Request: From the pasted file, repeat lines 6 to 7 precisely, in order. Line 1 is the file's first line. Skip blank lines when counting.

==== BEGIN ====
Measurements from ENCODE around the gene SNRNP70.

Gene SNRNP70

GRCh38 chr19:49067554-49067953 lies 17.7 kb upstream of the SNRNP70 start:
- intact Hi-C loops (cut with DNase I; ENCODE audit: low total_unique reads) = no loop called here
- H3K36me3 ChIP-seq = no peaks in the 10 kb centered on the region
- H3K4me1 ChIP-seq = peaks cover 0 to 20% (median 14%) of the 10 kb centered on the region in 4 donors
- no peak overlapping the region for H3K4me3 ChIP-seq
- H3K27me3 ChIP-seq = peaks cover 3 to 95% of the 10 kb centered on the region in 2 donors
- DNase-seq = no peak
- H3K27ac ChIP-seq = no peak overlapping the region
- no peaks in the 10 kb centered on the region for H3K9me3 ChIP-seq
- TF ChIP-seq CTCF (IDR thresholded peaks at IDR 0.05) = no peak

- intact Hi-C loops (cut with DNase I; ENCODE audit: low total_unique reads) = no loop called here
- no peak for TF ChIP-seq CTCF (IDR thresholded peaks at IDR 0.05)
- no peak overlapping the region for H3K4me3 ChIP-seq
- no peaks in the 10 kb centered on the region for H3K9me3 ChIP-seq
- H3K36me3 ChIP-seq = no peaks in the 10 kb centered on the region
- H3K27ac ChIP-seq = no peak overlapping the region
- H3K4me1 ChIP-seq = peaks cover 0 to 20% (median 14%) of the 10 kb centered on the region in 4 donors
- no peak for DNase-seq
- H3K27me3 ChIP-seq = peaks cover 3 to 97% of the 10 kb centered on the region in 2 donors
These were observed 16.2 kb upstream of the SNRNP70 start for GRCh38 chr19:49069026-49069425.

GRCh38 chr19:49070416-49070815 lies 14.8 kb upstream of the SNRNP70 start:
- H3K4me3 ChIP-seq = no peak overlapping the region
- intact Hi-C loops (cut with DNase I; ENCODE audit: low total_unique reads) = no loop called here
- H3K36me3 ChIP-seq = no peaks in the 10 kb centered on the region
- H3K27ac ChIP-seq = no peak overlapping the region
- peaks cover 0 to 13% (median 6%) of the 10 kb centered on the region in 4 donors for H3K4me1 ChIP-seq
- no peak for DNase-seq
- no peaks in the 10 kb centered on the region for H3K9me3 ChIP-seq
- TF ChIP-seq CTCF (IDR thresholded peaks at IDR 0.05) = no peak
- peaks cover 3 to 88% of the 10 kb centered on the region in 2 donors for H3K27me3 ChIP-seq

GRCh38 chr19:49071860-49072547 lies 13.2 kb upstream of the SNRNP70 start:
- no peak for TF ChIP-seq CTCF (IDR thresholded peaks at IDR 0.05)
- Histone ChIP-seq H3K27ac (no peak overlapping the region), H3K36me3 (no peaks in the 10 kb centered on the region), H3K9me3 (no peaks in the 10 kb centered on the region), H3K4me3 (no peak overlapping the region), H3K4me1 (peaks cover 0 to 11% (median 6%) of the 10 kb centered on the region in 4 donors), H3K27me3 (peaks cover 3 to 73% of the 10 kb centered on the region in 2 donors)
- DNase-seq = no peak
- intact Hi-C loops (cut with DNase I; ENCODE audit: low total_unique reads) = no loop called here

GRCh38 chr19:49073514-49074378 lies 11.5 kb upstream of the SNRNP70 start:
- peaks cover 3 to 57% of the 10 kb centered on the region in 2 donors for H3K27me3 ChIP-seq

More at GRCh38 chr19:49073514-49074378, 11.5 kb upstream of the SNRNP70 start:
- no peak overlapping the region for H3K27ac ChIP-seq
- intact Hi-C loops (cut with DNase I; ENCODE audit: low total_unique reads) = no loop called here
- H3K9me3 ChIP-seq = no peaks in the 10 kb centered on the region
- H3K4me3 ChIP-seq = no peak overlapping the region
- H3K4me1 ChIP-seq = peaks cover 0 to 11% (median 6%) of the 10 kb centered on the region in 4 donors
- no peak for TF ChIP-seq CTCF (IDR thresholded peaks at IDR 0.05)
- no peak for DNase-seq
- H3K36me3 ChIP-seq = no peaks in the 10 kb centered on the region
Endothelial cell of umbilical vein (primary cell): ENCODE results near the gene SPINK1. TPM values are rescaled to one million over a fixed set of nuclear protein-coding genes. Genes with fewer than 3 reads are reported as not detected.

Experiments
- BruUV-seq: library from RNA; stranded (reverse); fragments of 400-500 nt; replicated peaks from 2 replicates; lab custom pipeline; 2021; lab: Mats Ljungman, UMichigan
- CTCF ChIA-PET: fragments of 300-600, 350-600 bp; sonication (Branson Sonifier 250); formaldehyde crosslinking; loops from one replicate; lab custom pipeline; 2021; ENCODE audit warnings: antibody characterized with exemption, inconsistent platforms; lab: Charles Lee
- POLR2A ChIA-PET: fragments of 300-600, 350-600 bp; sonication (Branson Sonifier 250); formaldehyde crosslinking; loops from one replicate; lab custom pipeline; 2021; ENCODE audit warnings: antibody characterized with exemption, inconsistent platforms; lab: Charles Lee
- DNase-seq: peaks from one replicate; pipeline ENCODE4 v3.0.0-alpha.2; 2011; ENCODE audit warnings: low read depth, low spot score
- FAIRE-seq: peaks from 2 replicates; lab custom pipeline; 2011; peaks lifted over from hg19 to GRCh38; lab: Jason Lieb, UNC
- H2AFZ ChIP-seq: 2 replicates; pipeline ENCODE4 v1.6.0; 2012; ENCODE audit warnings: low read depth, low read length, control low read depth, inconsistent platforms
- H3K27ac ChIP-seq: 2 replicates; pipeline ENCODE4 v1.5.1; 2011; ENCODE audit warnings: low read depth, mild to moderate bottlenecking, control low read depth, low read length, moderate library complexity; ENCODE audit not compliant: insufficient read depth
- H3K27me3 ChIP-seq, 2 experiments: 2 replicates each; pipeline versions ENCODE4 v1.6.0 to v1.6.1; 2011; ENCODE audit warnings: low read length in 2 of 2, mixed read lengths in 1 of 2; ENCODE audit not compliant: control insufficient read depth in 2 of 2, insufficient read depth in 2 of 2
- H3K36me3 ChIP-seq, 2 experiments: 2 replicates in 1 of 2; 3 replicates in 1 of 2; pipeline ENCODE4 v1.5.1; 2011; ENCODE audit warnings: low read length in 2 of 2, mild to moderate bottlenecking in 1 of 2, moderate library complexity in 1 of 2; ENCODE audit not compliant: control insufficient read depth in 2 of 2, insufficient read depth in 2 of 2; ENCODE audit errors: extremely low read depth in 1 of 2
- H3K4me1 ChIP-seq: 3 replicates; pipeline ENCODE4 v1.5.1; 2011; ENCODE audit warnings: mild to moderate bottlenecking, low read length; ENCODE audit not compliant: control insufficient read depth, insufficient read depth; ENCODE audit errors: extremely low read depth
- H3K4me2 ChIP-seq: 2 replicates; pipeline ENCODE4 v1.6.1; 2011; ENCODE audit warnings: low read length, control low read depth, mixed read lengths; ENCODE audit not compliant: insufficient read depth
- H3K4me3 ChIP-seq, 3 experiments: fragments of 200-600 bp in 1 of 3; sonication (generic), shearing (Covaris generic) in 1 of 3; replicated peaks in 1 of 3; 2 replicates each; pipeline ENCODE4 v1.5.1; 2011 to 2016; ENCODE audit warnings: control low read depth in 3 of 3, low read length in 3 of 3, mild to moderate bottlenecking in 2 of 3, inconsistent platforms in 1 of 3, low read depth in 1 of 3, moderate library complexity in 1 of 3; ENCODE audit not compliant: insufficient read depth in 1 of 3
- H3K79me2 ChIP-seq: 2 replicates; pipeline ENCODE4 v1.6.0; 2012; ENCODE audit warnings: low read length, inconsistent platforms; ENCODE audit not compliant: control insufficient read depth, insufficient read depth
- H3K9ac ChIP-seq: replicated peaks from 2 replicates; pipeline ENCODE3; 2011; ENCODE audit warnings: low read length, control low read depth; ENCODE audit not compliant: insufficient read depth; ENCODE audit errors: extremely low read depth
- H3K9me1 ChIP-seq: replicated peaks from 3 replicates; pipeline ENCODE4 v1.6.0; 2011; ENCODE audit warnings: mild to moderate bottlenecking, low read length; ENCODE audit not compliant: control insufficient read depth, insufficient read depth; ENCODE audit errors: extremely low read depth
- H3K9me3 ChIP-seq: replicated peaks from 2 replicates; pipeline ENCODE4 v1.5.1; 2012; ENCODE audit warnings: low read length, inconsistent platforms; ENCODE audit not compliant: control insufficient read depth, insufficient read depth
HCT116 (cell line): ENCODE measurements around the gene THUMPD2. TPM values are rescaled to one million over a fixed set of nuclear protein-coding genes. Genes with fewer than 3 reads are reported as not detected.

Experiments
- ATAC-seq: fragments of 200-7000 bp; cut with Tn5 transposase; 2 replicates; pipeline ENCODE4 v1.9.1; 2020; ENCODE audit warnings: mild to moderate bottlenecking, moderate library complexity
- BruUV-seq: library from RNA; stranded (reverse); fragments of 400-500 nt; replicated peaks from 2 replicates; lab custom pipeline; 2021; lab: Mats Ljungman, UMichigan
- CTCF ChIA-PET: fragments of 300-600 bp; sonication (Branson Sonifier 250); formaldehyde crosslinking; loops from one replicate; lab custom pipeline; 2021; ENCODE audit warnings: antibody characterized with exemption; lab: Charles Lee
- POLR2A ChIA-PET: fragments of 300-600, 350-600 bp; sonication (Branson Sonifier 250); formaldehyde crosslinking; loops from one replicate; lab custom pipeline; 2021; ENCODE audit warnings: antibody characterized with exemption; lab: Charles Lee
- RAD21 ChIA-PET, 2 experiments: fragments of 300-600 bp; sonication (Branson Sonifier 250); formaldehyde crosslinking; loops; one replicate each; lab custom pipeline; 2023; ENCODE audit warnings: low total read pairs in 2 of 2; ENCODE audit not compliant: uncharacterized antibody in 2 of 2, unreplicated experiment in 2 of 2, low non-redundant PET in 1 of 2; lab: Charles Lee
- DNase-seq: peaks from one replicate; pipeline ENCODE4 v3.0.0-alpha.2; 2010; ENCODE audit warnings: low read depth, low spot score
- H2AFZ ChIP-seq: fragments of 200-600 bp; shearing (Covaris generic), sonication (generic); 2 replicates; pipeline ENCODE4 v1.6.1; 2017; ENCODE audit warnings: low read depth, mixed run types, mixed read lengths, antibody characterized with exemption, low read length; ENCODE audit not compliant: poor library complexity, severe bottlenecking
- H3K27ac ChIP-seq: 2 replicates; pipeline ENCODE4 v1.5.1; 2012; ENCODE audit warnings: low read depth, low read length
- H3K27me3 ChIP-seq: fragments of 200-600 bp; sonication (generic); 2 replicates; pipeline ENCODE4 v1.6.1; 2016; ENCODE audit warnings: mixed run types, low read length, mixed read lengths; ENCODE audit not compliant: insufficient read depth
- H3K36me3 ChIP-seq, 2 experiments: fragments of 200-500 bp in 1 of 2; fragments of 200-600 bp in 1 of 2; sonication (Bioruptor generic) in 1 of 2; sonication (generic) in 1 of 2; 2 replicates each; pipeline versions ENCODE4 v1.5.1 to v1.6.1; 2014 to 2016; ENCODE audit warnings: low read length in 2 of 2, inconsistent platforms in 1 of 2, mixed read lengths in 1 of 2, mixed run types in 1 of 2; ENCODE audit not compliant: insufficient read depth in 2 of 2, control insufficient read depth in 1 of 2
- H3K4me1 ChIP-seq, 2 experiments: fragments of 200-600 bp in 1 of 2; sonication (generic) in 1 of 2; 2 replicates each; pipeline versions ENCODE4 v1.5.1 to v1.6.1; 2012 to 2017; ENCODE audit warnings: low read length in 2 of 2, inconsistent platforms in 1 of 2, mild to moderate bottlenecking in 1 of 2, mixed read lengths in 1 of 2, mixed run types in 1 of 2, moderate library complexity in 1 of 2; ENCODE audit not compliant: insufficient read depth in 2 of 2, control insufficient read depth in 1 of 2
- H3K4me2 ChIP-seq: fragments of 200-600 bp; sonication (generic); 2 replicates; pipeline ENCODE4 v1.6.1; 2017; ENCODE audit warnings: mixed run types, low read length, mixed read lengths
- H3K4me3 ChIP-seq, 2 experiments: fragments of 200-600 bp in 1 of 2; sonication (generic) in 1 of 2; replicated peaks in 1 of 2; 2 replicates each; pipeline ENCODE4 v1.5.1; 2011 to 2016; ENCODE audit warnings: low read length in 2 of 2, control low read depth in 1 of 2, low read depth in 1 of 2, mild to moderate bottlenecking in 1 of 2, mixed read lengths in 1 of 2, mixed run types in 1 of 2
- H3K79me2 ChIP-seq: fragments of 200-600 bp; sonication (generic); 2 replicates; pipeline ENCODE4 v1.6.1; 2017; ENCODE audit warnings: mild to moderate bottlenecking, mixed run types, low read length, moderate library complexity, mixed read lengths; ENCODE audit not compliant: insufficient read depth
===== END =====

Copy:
- H3K4me1 ChIP-seq = peaks cover 0 to 20% (median 14%) of the 10 kb centered on the region in 4 donors
- no peak overlapping the region for H3K4me3 ChIP-seq